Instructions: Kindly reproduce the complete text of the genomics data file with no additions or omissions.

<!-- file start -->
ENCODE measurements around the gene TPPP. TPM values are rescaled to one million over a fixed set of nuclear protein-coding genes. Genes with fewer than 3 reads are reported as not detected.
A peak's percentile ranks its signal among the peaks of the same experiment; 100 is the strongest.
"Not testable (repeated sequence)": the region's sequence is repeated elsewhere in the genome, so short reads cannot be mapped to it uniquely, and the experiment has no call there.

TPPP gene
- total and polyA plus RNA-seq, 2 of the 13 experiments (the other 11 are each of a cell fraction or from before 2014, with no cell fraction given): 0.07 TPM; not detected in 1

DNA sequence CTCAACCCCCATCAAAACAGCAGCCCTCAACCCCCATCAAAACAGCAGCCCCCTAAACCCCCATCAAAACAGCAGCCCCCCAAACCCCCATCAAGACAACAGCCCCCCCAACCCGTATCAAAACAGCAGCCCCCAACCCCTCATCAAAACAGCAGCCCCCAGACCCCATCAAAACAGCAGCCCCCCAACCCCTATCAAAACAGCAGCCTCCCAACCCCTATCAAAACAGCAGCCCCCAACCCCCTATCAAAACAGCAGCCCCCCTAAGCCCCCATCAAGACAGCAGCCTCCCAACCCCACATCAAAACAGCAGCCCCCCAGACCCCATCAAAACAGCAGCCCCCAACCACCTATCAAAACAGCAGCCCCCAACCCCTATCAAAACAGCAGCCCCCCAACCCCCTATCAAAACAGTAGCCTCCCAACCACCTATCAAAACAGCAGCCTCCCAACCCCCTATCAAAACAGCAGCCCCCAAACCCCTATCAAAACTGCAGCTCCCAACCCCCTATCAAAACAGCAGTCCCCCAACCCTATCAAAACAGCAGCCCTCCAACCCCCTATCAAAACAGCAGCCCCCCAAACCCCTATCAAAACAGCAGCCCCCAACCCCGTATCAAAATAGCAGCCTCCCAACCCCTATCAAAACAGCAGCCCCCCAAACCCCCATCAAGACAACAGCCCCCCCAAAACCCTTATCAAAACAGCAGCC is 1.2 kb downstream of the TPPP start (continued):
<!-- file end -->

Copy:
ENCODE measurements around the gene TPPP. TPM values are rescaled to one million over a fixed set of nuclear protein-coding genes. Genes with fewer than 3 reads are reported as not detected.
A peak's percentile ranks its signal among the peaks of the same experiment; 100 is the strongest.
"Not testable (repeated sequence)": the region's sequence is repeated elsewhere in the genome, so short reads cannot be mapped to it uniquely, and the experiment has no call there.

TPPP gene
- total and polyA plus RNA-seq, 2 of the 13 experiments (the other 11 are each of a cell fraction or from before 2014, with no cell fraction given): 0.07 TPM; not detected in 1

DNA sequence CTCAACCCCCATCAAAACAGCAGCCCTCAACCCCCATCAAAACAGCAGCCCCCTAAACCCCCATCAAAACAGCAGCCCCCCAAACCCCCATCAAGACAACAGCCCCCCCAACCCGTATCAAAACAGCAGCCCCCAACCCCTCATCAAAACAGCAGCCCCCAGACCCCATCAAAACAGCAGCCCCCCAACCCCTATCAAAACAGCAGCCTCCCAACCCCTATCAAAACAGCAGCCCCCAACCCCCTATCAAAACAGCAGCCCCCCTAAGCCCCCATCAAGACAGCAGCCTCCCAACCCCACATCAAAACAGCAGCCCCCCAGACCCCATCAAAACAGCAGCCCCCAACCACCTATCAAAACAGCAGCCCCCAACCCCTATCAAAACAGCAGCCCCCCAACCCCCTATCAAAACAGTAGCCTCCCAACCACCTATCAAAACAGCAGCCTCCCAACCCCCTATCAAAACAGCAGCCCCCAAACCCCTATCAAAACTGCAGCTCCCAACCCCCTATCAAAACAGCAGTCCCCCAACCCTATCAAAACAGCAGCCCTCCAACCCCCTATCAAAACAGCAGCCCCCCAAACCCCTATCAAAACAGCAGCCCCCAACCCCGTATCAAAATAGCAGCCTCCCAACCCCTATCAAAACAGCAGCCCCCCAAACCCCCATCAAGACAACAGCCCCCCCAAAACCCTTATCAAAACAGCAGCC is 1.2 kb downstream of the TPPP start (continued):